The first time you get sick with a virus can affect how your body responds to that virus for the rest of your life.
People with central hypoventilation syndrome, also known as Ondine’s curse, can forget to breathe.
Your blood type is most commonly defined by two systems: ABO (blood types A, B, AB, and O) and Rh (+ or -). But these aren’t the only systems; there are more than thirty others.
Specially designated “sentinel chickens” allow health officials to track the emergence of infectious diseases like West Nile virus amongst human populations.
Someone (not Will Rogers) once joked that “When the Okies left Oklahoma and moved to California, they raised the average intelligence level in both states.” This quirk of statistics has some surprising implications for cancer survival rates.
The famous legal phrase caveat emptor (“let the buyer beware”) entered common law because of a 17th century dispute over a magic bezoar stone.
In October 1977, Ali Maow Maalin was the last person to contract naturally occurring smallpox. He died thirty six years later while coordinating a polio vaccination drive.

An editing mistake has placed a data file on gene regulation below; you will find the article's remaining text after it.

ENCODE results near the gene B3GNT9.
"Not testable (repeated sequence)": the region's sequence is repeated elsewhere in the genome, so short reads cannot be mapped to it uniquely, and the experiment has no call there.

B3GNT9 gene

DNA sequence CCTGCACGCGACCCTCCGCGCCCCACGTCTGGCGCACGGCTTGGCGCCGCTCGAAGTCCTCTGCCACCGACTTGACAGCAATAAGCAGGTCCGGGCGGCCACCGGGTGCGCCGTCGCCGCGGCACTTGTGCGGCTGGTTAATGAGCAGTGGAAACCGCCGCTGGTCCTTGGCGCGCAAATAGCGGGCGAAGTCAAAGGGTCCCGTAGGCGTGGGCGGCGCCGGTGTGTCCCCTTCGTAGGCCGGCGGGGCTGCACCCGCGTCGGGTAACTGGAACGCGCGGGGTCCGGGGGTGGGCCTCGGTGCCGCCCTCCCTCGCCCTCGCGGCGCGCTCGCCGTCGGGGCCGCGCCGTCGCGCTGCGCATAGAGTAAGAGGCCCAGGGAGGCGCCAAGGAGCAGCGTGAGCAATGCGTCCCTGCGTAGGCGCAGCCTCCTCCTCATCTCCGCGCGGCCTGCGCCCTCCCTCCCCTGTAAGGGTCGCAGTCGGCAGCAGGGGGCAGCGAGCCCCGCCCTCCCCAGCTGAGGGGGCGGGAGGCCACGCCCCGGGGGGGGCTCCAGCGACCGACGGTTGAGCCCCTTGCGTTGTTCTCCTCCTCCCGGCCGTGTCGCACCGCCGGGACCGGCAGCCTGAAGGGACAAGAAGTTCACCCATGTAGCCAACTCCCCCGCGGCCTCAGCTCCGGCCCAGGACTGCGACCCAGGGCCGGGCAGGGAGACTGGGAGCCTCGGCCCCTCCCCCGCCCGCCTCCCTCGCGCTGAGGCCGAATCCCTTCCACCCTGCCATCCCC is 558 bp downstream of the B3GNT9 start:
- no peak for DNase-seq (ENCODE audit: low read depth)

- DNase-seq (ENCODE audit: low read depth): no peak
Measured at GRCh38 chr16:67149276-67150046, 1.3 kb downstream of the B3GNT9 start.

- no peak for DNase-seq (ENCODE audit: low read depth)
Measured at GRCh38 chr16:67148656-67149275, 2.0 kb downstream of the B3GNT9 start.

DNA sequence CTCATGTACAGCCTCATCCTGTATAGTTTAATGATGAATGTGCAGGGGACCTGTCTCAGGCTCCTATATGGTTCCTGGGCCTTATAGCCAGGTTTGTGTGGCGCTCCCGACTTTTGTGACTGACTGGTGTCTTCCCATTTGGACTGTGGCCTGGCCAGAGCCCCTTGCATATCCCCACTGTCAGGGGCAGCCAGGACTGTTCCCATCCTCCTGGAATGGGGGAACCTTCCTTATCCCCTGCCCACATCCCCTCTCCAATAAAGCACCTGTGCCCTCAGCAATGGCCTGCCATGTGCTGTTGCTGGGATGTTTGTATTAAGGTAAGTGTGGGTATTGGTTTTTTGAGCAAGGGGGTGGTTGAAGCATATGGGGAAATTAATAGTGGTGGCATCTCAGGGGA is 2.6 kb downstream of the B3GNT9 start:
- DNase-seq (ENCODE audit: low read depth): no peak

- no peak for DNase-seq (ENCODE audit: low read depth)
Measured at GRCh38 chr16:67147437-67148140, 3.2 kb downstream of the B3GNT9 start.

If you’re a bovine veterinarian, one of the tools in your arsenal might be the cow magnet.
During a child support dispute in 2002, a DNA test seemed to show that a mother was not the parent of her own biological children. The truth was stranger than anyone expected.
The shells of almost all common garden snails coil to the right. Almost all.
Socotra, the alien island wedged between the Arabian Sea and the Gulf of Aden, is home to the dragon blood tree: a source of dye, paint, medicine, varnish, and magic.
An episode of the 1970s television series The Goodies killed a man. He died laughing.
In 2004 a new white blood cell defence mechanism was discovered: the cells extrude DNA threads like nets or lassos to trap and neutralise harmful bacteria.
Poisoned potions of immortality caused the death of up to seven Chinese emperors – the last less than three centuries ago.
Bees use sunlight polarisation patterns to navigate. We can train ourselves to detect light polarisation too.
One nurse, Dee O’Hara, took vitals and monitored astronauts on the Mercury, Gemini, and Apollo missions.